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Psalm 69-72

6/11/2019

A Devotional Journey   
     led by Dr Gene Pearson
Thru the Bible in a Year
 
        Psalm 69 is a prayer for God=s mercy and vindication of the king in some sort of conspiracy he faces.  It is one of three consecutive prayers for relief from enemies  This psalm is quoted more times in the New Testament than any other, except Psalm 22, and is seen as a foreshadow of Christ's own sufferings. 
        Psalm 70 is a prayer in which the consequences of God's intervention both for those who seek my life and for those who seek Him are described. 
        Psalm 71 is the prayer of an old king facing opposition from those who would replace him.  It appears likely to be a psalm of David because of it location between a psalm ascribed to David and one credited to Solomon.  The key element in this psalm (and in the other two of the series) is hope.
        Psalm 72 may be a coronation hymn for Solomon's investiture.  The Jews would later see in this hymn prophesy regarding the coming Messiah, and the early Christians would agree. 
        The last three verses of Psalm 72 form the concluding doxology for Book II of the collection and therefore are not strictly part of this song.  Verse 20 is an editorial note.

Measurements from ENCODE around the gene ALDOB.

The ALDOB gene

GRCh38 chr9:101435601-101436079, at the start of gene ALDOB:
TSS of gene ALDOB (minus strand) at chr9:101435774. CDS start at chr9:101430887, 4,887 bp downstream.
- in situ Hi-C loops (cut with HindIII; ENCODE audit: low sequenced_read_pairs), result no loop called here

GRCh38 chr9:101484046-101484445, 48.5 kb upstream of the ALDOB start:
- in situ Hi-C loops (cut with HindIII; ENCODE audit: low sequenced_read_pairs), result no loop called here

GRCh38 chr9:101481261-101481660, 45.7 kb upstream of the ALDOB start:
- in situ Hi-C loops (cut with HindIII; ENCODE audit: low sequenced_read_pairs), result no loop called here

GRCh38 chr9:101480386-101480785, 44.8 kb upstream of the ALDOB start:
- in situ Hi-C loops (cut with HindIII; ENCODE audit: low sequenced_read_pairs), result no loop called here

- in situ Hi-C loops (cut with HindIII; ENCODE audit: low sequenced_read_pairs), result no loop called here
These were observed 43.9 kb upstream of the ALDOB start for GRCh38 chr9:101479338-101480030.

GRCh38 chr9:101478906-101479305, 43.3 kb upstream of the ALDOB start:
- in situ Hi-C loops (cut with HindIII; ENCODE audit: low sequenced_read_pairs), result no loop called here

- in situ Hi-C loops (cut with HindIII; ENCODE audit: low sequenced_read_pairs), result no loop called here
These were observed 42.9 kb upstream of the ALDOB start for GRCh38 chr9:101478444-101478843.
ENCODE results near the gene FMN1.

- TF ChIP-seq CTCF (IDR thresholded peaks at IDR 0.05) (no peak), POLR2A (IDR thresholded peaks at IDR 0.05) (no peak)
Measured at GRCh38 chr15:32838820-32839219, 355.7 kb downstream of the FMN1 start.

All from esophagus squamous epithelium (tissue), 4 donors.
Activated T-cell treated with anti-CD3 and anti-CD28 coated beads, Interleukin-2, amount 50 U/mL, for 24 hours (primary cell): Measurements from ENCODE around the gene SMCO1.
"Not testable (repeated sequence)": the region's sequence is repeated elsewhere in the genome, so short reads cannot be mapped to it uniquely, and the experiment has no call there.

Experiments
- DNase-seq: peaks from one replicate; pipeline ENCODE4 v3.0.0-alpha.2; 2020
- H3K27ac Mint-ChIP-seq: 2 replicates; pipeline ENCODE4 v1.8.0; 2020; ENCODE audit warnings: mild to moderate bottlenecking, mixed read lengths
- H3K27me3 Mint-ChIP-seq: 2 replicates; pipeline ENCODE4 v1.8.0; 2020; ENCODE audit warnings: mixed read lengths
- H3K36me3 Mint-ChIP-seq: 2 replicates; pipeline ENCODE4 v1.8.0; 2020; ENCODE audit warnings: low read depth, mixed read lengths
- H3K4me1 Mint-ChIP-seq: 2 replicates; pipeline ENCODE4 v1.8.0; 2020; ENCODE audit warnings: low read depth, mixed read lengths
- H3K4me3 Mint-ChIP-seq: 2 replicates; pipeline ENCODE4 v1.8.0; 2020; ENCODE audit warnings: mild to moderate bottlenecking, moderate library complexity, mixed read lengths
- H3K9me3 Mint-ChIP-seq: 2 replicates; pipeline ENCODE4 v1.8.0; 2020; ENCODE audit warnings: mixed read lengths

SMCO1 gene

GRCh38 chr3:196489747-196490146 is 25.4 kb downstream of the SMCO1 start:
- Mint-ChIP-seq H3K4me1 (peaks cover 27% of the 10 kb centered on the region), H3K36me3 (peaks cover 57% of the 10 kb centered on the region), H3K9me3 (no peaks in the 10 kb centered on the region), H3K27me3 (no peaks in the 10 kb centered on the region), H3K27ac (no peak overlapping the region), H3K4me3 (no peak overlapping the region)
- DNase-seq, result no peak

Life embraces such a variety of experiences and concerns; yet God is ready to help us meet and handle them all.  The writers of these psalms, or psalmists as they are technically called, lead us through a variety of events, problems, expressions of guilt and personal threats to the point where those involved found reason to rejoice in God's goodness and praise Him for His reliability. 
        Today, pick a song from your favorite hymn book or from the praise songs and choruses you know by heart and think through the words.  From the beginning of His relationship with human beings we have responded to God's goodness with singing.  Try doing some of the yourself all day -- even if you do so silently in your own mind.  Such a practice changes our feelings and sometimes our circumstances as well.
 
© A. Eugene Pearson 2010